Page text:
Former New York Mets general manager Jared Porter was placed on MLB's ineligible list through at least the 2022 season.
"Having reviewed all of the available evidence, I have concluded that Mr. Porter violated MLB's policies, and that placement of the Ineligible List is warranted," MLB Commissioner Rob Manfred said. "We are committed to providing an appropriate work environment consistent with our values for all those involved in our game."
ESPN's Mina Kimes and Jeff Passan reported in January that Porter sent "explicit, unsolicited texts and images" to a female reporter in 2016, when he was a member of the Chicago Cubs organization.
Despite the fact she had stopped responding, in August 2016, Porter asked the woman to meet him at a hotel in L.A. and then sent her 17 photos, including a photo of an erect penis.
"The woman, a foreign correspondent who had moved to the United States to cover Major League Baseball, said at one point she ignored more than 60 messages from Porter before he sent the final lewd photo," the report said.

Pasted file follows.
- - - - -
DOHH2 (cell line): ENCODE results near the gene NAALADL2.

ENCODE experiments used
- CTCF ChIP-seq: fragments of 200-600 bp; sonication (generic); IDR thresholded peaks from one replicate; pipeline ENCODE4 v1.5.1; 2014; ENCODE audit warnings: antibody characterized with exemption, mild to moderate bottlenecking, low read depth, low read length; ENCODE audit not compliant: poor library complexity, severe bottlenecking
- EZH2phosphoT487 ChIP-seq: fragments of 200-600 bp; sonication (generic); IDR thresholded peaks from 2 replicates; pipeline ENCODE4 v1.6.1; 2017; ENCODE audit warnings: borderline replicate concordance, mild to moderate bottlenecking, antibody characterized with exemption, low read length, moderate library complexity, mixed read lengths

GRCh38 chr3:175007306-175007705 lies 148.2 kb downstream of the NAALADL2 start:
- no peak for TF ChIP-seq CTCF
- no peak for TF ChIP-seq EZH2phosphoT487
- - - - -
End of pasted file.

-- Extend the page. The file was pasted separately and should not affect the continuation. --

The woman eventually returned to her home country and left journalism.
"With respect to the series of incidents involving Jared, those are the kinds of things that this organization, and many others, find abhorrent and not tolerable in any shape or form," team president Sandy Alderson said of the move. “We responded as quickly as we possibly could."
Still, questions arose regarding how thoroughly the Mets vetted Porter, who had most recently served as assistant GM of the Arizona Diamondbacks.
Alderson described the situation as a "wake-up call" but added the franchise hadn't encountered any hint of past indiscretions.
"I don't think this reflects a fundamental flaw in the process," he said. "I think this is a very unfortunate circumstance that we wish we knew about, but didn't."
However, the Mets found themselves in the same position following a report by The Athletic's Brittany Ghiroli and Katie Strang detailing lewd behavior by former Mets manager Mickey Callaway.
Strang and Ghiroli followed up with more details about the culture inside the Mets, which predated Steve Cohen taking ownership of the team last November.
"During the time father and son Fred and Jeff Wilpon owned the team from 2002-2020, prominent figures in the organization created an environment that made employees feel powerless, uncared for and unheard," Strang and Ghiroli wrote. "Their actions felt constant, steady, like a stream of water dripping on bare wood. And eventually the rot set in."